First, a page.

There is currently no absolutely confirmed information that Highland Lynx allergies are not an issue or that the breed is fully hypoallergenic.
Plenty of owners have claimed that their Highland Lynx does not cause allergic reactions, though. This is mostly anecdotal, but the breed does produce less dander than other cats. So the Highland Lynx can be considered quite low allergy.
Highland Lynx Personality
They may look like wild ‘big cats’, but don’t be fooled. A Highland Lynx is quite far removed from its safari cousins. They are extremely friendly, playful and sociable.
They’re also very affectionate and many people liken their outgoing and attentive characters to that of dogs. As with dogs, however, they don’t enjoy being left alone for extended periods of time.
If you find yourself out of the house a lot, you may wish to consider a more independent and less people-focused type of cat.
This breed is quite but not overly vocal. They’re also active, fun and extremely fond of humans. They’re very intelligent too and can quite easily be taught a wide varieties of tricks.
One quite unusual quirk of this breed is, unlike almost all other cats, they absolutely love water!
Most felines will avoid getting wet at almost all costs, but not so with the Highland Lynx. They love nothing better than splashing around in the wet stuff. Some even enjoy swimming. Seriously.
Highland Lynx Health
Highland Lynxes are an extremely healthy breed of cat. There are no known health issues that are specific to the breed.
But with such small numbers, we can’t be sure.
They have bobbed tails, which can be associated with spinal problems in some breeds like the Manx.
However, in others like the American Bobtail this trait doesn’t seem to cause many issues.
They also have tipped ears. This has the effect of altering their ears, which you could think might link to the cartilage problems suffered by Scottish Folds.
However, at presence there is no evidence to support this, so that is hopefully not the case.
So far we can be confident and hope that they are generally in very fine physical condition.
Highland Lynx Diet
The breed has no specific dietary requirements.
But, as with most pedigrees, higher quality cat food is probably a good idea.
The Highland Lynx has a strong constitution and isn’t allergic to anything as a breed, but all cats benefit from a high protein food with few fillers.
Highland Lynx Life Expectancy
A healthy Highland Lynx can expect to live between 13 and 16 years.
Highland Lynx Price
Prices for Highland Lynx kittens will vary depending on location.
But as a general rule of thumb, you can expect to have to pay between $800 – $1,000 for a healthy kitten from a good breeder.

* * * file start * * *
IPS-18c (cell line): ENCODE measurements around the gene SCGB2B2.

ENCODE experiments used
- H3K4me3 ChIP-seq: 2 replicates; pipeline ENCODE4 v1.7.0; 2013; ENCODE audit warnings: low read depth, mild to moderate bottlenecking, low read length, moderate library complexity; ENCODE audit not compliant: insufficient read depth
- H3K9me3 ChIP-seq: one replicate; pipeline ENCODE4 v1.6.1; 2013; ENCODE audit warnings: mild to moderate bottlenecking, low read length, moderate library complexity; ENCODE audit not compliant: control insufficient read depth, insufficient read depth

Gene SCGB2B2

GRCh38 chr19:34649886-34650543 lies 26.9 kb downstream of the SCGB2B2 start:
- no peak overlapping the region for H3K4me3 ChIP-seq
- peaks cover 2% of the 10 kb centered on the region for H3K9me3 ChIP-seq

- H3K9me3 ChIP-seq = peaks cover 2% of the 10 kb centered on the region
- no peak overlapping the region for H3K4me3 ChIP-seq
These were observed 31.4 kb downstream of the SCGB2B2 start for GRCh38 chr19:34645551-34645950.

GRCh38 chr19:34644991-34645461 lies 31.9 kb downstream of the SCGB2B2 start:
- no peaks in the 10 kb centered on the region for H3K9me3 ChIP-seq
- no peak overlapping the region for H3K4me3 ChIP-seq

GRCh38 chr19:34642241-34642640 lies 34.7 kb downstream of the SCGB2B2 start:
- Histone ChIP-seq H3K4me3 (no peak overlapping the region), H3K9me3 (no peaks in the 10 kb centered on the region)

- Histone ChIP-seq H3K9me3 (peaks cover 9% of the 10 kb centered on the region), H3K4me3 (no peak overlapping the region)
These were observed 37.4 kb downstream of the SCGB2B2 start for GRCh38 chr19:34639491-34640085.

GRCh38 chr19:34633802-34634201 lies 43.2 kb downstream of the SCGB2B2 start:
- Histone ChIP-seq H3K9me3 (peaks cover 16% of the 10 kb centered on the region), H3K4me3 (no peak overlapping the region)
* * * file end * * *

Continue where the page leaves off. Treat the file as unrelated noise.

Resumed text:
You may well find cheaper Highland Lynxes, but there could well be a reason for the lower price.
Highland Lynx Breeders
Due to a recent boost in the breed’s popularity, it’s worth exercising caution when purchasing a Highland Lynx. As you would with any pedigree breed.
Certain unscrupulous breeders will attempt to pass off cats that are not Highland Lynxes as such.
It’s a good idea to go with a breeder from Highland Lynx catteries that are registered with The International Cat Association (TICA).
These breeders will have signed the TICA Code of Ethics and should adhere to them.
Highland Lynx Kittens
Kittens are born with small but ‘normal’ ears.
It takes up to a fortnight for the curling effect to happen. So don’t panic if you have a litter and none are born with the trademark ear type!
Highland Lynx Cat Rescue
Because Highland Lynx cats are a ‘designer’ and pedigree cat, it is particularly unlikely that you’ll find many of them in cat rescue centers.
Reputable and responsible breeders will often tell people purchasing kittens that in the event of the owner having to give up their cat, that he or she can be returned to them.
That said, if you’re patient and eagle eyed, you may well find the odd Highland Lynx in a cat sanctuary. Just be prepared to look long and hard and potentially travel a fair distance.
Is a Highland Lynx Right For My Family?
Unless you have a real love for tails, a need for a regular amounts of toes and a straight ear affection, there’s no reason why you should ignore Highland Lynxes as a breed.
Their general friendless makes them great family pets and their almost dog-like personalities means that they settle in homes with canines particularly well.
As you’ve seen, they’re certainly idiosyncratic, but there’s nothing to dislike about the wonderful Highland Lynx…
Wild looking but tame, friendly, intelligent, playful and most certainly eye catching, they truly are an excellent pick for a pet.
The next time you see one, say ‘hi!’ to a Highland from us!
References and Further Reading
- Danforth CH, Heredity of Polydactyly in the Cat, Journal of Heredity, 1947
- International Cat Care
- The Discovery Channel’s Animal Planet
- The International Cat Association
- The Rare and Exotic Feline Registry (REFR)
- Somerville Louisa, The Ultimate Guide To Cat Breeds: A Useful Means of Identifying the Cat Breeds of the World and How to Care for Them